How to Stream the Winter Olympics

Get a live stream of the Olympics on any device or platform

Venues And Townscape Ahead Of PyeongChang 2018 Winter Olympic Games
Chung Sung-Jun / Staff / GettyImages

In order to easily stream the Olympics, you’ll need apps (see links below) and a current cable subscription. If you don’t have a cable subscription you can, if you want, resort to added steps to stream the Olympics. If all feels lost, take heart, you can resort to the non-streamable method: the antenna.

The Easiest Way to Stream the Olympics

NBC has an exclusive contract for airing the Olympics so you have to deal with any restrictions NBC has put into place. The Olympics will include 4500 total hours of sports content broadcast on NBC, NBCSN and across the networks of NBC Universal.

You can access this content through NBCOlympics.com, your cable television provider (that is, plain old cable TV), or on the NBC Sports app on any mobile device. Registering for the apps is easy, but you do need to enter your cable subscriber email and password if you have one.

Stream the Olympics on Internet TV

If network options aren't the right choice for you - they do offer limitations, and many of us have cut the cord and gone cable free - you can still stream Olympics events through Internet TV providers. Most of those providers also offer a free trial, so if you don't already subscribe to an Internet TV service, you might still be able to get at least portions of the Olympics for free. The longest trial version is available from YouTube TV, but you can also access trial versions from Hulu Live TV, Sling TV, PlayStation Vue and Fubo TV, and DirectTV Now.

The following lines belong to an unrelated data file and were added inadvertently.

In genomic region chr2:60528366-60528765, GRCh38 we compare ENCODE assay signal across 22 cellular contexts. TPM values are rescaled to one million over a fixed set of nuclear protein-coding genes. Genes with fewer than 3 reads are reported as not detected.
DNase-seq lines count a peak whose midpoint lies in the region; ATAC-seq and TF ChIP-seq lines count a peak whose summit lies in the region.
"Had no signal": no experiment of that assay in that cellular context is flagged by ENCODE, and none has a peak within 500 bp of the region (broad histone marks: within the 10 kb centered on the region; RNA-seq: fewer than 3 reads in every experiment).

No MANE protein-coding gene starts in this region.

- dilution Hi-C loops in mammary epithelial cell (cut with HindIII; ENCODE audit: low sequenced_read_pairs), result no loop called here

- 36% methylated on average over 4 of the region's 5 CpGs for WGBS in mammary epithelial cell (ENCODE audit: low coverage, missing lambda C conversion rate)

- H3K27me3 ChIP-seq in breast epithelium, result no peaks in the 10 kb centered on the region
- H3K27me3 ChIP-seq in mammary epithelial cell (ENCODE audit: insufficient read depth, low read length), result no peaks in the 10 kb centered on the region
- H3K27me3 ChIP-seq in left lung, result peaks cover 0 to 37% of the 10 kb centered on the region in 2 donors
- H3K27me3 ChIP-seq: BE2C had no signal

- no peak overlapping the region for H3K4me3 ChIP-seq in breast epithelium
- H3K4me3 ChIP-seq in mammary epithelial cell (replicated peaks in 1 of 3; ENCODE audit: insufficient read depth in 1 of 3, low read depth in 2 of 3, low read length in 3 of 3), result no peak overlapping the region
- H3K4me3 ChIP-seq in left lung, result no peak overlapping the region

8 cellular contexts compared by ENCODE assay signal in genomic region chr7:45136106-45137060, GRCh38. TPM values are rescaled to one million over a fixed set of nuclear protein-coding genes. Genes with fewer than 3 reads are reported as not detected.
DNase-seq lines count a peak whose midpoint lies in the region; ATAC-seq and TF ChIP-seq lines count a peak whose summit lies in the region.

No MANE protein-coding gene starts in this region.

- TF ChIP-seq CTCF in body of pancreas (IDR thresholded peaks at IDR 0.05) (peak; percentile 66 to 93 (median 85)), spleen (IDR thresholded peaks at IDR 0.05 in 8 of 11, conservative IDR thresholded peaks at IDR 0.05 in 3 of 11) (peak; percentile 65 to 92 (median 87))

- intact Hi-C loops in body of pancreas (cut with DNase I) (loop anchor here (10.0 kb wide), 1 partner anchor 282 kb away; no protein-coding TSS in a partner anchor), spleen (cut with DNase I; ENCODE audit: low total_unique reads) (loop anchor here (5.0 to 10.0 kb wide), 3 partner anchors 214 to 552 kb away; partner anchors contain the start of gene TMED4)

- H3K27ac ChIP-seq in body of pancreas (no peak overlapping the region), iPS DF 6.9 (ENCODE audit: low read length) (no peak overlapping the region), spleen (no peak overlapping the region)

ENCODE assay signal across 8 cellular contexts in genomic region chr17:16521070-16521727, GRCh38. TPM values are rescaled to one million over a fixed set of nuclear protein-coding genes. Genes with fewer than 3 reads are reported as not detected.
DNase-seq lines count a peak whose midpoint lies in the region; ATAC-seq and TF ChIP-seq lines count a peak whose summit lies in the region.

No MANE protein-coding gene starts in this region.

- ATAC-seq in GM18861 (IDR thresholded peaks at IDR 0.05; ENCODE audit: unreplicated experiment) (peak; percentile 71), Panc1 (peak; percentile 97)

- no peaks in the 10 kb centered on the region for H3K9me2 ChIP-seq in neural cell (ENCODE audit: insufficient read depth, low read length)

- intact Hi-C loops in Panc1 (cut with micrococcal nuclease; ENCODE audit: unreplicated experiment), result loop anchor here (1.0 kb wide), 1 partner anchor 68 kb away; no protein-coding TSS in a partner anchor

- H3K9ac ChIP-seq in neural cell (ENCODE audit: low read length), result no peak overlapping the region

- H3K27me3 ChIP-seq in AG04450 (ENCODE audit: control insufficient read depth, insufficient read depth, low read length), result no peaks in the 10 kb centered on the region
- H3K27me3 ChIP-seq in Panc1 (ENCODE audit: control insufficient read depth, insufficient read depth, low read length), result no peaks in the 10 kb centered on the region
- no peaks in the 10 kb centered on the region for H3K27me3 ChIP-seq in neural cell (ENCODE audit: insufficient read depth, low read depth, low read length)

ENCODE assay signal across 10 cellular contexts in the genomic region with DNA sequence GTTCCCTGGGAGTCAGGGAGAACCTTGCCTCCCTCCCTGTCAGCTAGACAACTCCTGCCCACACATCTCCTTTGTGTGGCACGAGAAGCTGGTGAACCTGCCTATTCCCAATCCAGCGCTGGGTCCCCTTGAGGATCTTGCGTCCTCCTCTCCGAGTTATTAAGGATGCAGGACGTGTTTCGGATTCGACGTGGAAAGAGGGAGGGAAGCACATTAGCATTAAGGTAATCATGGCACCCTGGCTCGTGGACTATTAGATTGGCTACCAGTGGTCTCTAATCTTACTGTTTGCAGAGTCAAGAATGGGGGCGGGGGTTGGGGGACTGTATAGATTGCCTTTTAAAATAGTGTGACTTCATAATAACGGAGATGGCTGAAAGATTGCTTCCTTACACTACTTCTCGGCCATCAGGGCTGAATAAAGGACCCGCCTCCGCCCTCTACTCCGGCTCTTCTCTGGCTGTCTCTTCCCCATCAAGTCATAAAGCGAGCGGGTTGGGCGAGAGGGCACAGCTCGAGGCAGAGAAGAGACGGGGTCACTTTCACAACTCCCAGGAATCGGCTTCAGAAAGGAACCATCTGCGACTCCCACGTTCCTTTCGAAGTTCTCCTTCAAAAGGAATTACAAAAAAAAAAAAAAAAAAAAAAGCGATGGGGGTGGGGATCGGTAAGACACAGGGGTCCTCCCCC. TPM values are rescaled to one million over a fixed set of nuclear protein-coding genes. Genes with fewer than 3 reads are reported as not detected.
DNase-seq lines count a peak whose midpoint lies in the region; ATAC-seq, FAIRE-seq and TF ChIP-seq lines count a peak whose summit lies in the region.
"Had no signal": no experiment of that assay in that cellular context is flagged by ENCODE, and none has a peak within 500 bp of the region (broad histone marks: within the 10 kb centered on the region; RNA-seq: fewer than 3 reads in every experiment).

Use a VPN to Stream the Olympics

If going through a cable provide for NBC's Olympics stream isn't another option for you, you still have choices. One of those is to use a VPN from another country. A VPN or Virtual Private Network allows you to hide where you are located. So, if you chose a country where the streaming rights are less controlled than in the U.S., you’ll be able to get a stream of the Olympics and also get that stream for no cost (other than what the VPN charges).

Setting up a VPN might sound a little intimidating, but it’s not. Services like TunnelBear and StrongVPN are easier to use than you might think, so they are worth investigating to see if they’ll meet your needs. There are also several others you can use. If you’d like to learn a little more about VPNs, check out this article on the basics of VPN.

The cost catch: By and large, access to VPNs is not free. Yes, you can obtain some access during free trials but eventually, you'll need to register and pay. Those that do charge a fee, however, are usually less expensive than what it would cost you to have even a single month's access to cable or other television providers. So, while using a virtual private network won't be completely free, it's still a good choice for low-cost streaming of the Olympics.

Watching The Olympics On An Antenna

If cable TV is a no-go, and you don’t want to bother with VPNs, your last option to see the Olympics won’t allow you to stream it. That option is an antenna. Before you go shopping for an antenna, take a look around your home or apartment building. Why? Maybe there’s already an antenna in place. Old homes and apartment buildings might already have the antenna and cables in place, so it’s worth checking out.

There is one caveat with using an antenna. You probably won't get all of the winter Olympic sporting events. There are a few events, like the opening and closing ceremonies (which will take place in Pyeongchang, South Korea, in 2018) that will be shown exclusively on NBC network channels. But you can get most of the events, including the main events, which are often the most popular.